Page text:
Why is serogroup B meningococcal disease of particular concern?
Serogroup B is unique because it is the most common cause of meningococcal disease in US adolescents and young adults, and until recently, there was no vaccine approved in the US to protect against it.
- Meningococcal serogroup B vaccination may be recommended by healthcare professionals for certain individuals age 16-23 years, with a preferred age of 16-18 years. Individuals in this age group are encouraged to talk with their healthcare professional about vaccination.
- Routine vaccination with meningococcal A, C, W, Y vaccines is recommended for all individuals at age 11-12 years, with a booster dose at age 16 years.
Why is there a separate vaccine to protect against serogroup B disease?
The vaccine against serogroup B was more difficult to develop because the outer coating on serogroup B bacteria behaves differently than the outer coatings on other serogroups. But scientists eventually overcame this challenge and two serogroup B vaccines are now approved for use in the US. Eventually, scientists may figure out how to combine serogroup B into the other vaccine, but for now, serogroup B vaccines are monovalent, meaning they protect only against this one serogroup.
- In addition to the permissive recommendations for serogroup B vaccination in ages 16-23 years, the vaccine is recommended for all college students on campuses experiencing serogroup B outbreaks.
What happened in the recent serogroup B meningococcal outbreaks on college campuses?
- A serogroup B outbreak began in early 2015 at the University of Oregon. To date it has sickened seven people and killed one student. The most recent case was confirmed by Oregon public health officials in late May 2015. Although university and public health officials are recommending serogroup B vaccine for all University of Oregon undergraduate students and graduate students who live in dormitories, vaccine uptake has been slow.
- Two serogroup B cases occurred at Providence College in the first week of February 2015. Both students survived and there have been no additional cases. Serogroup B immunization began very quickly on this campus, with the first campus vaccine clinic held the week of February 8.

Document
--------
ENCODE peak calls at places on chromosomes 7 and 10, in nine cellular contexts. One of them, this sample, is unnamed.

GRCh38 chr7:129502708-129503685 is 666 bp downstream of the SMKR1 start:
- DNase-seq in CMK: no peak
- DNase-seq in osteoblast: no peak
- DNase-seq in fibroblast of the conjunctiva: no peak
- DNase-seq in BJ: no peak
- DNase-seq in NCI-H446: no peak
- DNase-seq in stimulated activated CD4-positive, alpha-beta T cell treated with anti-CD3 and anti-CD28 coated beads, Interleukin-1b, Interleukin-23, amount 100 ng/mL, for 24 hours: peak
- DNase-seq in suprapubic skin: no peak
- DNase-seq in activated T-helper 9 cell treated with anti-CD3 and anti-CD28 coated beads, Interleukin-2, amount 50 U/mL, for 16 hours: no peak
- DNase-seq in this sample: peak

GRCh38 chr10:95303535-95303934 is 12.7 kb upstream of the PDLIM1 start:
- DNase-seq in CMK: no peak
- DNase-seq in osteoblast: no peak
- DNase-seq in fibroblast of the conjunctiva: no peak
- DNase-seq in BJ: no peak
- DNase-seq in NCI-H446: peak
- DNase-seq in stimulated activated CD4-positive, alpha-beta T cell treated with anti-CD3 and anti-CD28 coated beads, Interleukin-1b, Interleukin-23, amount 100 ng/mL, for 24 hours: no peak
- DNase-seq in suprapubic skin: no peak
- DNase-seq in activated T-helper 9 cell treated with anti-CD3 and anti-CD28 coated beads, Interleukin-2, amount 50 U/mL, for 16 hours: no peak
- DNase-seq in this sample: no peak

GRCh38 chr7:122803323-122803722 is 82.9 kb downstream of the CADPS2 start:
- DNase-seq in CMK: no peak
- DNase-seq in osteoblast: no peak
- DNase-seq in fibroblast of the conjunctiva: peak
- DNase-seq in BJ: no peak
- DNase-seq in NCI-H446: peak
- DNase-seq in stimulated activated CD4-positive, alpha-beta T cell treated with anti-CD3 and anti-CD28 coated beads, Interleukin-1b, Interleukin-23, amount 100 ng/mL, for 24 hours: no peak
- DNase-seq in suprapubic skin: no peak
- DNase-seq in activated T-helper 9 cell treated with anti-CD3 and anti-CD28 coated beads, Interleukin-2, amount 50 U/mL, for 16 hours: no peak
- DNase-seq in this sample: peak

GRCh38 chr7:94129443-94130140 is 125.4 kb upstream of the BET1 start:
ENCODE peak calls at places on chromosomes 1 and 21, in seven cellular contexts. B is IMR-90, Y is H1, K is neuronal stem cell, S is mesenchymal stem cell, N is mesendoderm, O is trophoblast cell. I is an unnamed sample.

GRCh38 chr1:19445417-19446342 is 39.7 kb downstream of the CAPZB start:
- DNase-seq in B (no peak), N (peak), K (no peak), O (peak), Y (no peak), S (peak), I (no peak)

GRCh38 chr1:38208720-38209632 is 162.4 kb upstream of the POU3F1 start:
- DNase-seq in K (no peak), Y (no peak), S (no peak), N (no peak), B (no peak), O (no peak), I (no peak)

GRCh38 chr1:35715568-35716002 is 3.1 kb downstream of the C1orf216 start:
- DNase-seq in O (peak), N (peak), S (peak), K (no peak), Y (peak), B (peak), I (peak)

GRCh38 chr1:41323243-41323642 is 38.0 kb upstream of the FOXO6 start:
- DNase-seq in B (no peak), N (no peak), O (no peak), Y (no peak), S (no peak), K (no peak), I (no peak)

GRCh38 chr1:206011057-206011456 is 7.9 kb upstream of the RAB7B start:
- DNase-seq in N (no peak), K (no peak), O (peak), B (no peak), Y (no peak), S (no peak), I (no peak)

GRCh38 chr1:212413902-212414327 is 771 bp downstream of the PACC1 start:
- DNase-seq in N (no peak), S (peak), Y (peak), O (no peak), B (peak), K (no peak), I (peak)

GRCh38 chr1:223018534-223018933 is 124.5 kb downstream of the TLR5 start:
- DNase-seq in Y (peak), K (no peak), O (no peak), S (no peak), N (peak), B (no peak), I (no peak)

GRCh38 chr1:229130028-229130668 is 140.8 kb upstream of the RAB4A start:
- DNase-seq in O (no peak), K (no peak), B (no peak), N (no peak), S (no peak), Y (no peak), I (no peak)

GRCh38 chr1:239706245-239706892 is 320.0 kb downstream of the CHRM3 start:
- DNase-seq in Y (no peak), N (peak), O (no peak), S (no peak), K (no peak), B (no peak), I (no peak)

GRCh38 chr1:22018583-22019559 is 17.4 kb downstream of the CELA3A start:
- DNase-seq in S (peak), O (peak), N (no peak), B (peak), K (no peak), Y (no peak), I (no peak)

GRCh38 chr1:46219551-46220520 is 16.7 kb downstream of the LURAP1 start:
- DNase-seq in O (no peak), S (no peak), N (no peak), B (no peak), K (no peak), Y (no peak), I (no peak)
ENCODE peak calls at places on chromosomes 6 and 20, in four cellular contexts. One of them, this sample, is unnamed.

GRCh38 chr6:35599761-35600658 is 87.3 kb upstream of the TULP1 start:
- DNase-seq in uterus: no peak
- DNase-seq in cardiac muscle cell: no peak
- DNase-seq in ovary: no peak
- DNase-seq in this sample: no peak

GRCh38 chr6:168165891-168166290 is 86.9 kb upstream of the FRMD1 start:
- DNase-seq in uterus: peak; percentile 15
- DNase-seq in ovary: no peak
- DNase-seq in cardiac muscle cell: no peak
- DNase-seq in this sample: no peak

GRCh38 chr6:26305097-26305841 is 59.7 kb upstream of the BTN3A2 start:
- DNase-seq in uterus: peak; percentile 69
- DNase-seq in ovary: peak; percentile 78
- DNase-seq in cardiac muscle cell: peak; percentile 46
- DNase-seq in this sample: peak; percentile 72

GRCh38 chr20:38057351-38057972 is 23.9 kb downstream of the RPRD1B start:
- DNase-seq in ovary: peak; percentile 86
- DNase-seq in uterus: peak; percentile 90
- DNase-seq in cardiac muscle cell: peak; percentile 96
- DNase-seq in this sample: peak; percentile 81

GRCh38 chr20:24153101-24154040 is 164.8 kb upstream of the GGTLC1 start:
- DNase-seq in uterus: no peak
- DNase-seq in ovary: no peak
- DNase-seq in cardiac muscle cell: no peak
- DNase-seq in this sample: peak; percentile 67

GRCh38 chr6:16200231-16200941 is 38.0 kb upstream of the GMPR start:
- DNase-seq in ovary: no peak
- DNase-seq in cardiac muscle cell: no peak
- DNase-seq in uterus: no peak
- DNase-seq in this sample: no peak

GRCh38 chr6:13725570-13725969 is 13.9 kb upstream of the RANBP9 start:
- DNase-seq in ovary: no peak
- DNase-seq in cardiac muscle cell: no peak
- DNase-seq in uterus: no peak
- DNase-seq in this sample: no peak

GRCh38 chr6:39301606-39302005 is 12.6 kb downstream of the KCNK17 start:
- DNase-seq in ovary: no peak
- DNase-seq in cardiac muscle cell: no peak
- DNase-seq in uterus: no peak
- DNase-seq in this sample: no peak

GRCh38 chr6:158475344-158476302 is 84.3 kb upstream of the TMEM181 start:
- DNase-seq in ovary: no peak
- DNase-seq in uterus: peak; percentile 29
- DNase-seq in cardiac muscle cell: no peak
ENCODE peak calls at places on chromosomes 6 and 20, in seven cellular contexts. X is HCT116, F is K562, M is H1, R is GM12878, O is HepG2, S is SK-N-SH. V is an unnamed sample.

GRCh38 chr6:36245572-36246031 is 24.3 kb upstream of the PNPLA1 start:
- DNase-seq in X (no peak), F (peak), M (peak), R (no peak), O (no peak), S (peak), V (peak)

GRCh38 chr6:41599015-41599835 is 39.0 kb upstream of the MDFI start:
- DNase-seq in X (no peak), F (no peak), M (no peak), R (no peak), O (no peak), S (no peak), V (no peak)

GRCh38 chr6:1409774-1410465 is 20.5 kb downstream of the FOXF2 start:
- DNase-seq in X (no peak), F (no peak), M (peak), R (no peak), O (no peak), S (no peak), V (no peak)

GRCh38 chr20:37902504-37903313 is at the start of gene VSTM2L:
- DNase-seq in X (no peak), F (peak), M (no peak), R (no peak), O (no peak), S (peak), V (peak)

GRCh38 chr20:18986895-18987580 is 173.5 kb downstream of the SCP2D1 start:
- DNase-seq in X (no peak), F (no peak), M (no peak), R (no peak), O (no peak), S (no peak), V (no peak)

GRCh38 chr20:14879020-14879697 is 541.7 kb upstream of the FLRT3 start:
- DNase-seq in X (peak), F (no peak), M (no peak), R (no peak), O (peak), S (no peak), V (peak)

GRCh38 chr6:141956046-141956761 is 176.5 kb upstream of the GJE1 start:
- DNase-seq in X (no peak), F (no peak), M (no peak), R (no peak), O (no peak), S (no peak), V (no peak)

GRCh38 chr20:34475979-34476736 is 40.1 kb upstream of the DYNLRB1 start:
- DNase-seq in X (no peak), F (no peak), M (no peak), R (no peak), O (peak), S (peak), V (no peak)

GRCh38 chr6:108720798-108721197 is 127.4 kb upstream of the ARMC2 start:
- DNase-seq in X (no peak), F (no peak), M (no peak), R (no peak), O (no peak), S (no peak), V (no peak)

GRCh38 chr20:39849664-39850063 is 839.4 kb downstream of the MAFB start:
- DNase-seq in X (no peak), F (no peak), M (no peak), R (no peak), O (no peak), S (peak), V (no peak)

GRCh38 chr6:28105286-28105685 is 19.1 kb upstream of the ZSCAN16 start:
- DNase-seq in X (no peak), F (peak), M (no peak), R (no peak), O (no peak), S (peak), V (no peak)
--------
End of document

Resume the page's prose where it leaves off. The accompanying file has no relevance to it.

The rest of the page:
- There was an outbreak at Princeton University that included nine cases and one death over a one year period (March 2013 to March 2014). Not all cases occurred on the Princeton campus, but all were tied to the identical serogroup B strain.
- An outbreak at the University of California, Santa Barbara (UCSB) included five cases, four of which happened within a 10-day period in November 2013. One student suffered bilateral foot amputations.
- At the time of the Princeton and UCSB outbreaks, the serogroup B vaccines had not yet been approved for use in the US which meant that the campuses needed special government approval to offer the vaccines.
- There have also been isolated serogroup B cases on other college campuses. In 2014, one undergraduate student at Georgetown University and one at San Diego State University died of serogroup B disease.
- Because it is impossible to know whether one case will be isolated or if it signals the start of an outbreak, even one case can cause considerable concern on and around campuses.
- Following any case, campus and local health officials generally identify and give preventive treatment to people who were in contact with the student, examine the bacteria isolated from the student to determine if these cases are related to any others (i.e., are part of an outbreak), and monitor closely for additional cases. Campus-wide, and often community-wide educational and awareness programs are often also put in place.
Is serogroup B disease more severe than other serogroups?
- Serogroup B meningococcal disease is of similar severity to disease caused by other serogroups. It is of greater concern because it is not included in current routine vaccine recommendations against serogroups A, C, W, and Y.
- Meningococcal disease, regardless of serogroup, is marked by rapid progression (typically hours, but occasionally days) from symptom onset to severe outcomes, even when it is treated quickly.
- The death rate from meningococcal disease, even with rapid and appropriate treatment, is 10 to 15 percent.
- Long-term complications will affect 11 to 19 percent of survivors and include hearing loss, skin scarring, brain damage, kidney failure, and limb amputations among others.
Will insurance cover vaccines against serogroup B disease?
- With a permissive (Category B) recommendation from CDC, the Vaccines for Children (VFC) program will provide serogroup B vaccines at no cost for eligible children who might not otherwise be vaccinated due to an inability to pay. Private insurers are also likely to cover serogroup B vaccines; however, it may take time for the coverage to be implemented. Check with your individual insurance provider for coverage information.